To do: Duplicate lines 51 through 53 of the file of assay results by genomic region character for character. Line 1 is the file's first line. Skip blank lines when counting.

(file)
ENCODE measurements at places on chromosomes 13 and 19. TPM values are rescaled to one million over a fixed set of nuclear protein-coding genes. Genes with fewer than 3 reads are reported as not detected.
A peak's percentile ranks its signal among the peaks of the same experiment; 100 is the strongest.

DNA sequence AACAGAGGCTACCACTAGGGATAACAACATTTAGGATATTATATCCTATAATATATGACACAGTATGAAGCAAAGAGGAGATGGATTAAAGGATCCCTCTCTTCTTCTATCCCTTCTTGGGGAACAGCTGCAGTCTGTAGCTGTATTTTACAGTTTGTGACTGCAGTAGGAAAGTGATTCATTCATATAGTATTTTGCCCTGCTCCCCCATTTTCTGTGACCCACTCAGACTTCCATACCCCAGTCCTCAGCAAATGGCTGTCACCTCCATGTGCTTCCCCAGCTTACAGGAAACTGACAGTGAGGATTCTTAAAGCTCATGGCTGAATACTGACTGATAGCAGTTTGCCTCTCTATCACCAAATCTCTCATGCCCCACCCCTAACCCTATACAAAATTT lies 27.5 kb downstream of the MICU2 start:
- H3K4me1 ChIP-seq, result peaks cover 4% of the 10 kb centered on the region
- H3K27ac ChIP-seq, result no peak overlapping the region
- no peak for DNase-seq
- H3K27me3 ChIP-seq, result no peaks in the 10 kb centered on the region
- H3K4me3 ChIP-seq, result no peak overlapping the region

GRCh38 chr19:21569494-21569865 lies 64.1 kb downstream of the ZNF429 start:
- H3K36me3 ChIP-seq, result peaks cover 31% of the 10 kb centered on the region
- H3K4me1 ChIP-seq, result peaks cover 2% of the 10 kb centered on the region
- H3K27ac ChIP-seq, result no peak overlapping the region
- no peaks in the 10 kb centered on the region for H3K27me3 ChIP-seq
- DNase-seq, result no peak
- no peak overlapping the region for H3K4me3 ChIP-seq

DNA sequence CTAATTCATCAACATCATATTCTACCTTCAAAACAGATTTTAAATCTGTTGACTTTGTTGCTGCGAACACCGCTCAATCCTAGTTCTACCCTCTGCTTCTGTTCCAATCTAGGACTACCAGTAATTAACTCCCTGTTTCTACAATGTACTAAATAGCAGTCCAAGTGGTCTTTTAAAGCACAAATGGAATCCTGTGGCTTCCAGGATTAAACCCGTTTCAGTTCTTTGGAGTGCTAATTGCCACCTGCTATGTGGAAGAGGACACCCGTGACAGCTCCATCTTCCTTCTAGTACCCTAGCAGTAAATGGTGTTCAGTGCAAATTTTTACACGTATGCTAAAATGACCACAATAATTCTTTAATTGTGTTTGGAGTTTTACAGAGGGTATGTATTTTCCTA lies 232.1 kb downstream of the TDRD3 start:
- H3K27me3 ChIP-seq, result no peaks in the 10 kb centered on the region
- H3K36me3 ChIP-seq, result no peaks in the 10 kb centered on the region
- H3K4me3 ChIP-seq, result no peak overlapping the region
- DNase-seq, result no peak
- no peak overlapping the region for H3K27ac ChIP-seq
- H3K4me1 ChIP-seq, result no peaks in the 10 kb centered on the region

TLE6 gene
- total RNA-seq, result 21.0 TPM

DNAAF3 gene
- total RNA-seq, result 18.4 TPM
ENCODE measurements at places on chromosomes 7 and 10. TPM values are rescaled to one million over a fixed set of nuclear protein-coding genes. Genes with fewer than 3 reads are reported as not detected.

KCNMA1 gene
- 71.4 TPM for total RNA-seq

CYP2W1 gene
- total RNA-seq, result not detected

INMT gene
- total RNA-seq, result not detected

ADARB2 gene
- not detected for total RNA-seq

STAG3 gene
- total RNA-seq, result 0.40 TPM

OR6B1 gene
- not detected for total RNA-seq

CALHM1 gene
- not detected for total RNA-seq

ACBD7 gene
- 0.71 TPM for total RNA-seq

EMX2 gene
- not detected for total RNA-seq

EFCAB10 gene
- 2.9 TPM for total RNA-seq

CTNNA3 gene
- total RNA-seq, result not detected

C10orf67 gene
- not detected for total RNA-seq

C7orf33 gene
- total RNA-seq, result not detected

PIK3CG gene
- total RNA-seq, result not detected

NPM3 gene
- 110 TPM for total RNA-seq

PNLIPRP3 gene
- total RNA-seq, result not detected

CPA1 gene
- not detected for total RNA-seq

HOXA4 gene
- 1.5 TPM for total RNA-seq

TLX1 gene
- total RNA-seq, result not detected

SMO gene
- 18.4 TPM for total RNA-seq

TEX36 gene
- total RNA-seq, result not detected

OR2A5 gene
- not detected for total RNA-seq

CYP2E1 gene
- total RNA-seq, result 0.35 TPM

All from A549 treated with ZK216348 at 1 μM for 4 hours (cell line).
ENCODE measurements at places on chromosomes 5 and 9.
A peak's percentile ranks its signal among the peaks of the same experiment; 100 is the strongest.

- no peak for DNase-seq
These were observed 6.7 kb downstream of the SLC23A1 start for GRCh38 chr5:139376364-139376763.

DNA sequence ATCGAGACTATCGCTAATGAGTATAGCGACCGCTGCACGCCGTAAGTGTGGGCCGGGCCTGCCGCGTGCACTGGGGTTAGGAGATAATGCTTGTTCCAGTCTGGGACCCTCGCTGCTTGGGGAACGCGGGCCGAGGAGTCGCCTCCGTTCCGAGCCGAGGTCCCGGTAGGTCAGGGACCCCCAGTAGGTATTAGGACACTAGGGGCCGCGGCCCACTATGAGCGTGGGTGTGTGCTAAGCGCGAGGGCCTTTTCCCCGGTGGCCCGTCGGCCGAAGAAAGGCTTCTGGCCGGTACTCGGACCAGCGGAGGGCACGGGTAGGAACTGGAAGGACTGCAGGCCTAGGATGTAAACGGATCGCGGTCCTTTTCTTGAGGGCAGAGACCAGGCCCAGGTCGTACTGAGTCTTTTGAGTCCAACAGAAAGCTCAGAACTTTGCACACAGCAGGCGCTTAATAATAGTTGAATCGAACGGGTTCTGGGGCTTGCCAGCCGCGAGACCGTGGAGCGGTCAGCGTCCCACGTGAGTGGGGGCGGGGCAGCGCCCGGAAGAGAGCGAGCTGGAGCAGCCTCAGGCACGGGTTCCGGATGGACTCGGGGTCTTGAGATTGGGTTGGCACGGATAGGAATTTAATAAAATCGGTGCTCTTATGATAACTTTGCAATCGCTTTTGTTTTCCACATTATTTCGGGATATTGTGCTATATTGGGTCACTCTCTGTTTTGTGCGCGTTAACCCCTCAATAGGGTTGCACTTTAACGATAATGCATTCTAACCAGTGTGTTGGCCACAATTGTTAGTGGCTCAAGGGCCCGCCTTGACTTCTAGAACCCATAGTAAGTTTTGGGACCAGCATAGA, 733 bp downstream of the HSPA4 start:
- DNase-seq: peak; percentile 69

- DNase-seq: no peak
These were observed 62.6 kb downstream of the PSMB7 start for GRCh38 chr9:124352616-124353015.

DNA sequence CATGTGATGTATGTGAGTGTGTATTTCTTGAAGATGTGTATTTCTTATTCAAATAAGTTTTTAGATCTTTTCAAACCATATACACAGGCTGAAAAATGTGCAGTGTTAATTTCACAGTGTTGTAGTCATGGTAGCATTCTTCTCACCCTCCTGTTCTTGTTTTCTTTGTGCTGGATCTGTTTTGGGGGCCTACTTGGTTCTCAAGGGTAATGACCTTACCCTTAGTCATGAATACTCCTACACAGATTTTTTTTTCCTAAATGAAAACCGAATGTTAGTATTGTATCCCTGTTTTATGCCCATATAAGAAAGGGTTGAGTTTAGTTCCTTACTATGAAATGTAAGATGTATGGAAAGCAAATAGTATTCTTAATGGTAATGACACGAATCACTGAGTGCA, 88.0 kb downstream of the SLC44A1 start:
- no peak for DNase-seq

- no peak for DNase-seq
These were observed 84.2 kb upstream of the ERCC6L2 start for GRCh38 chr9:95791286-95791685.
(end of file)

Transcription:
- not detected for total RNA-seq

C7orf33 gene
- total RNA-seq, result not detected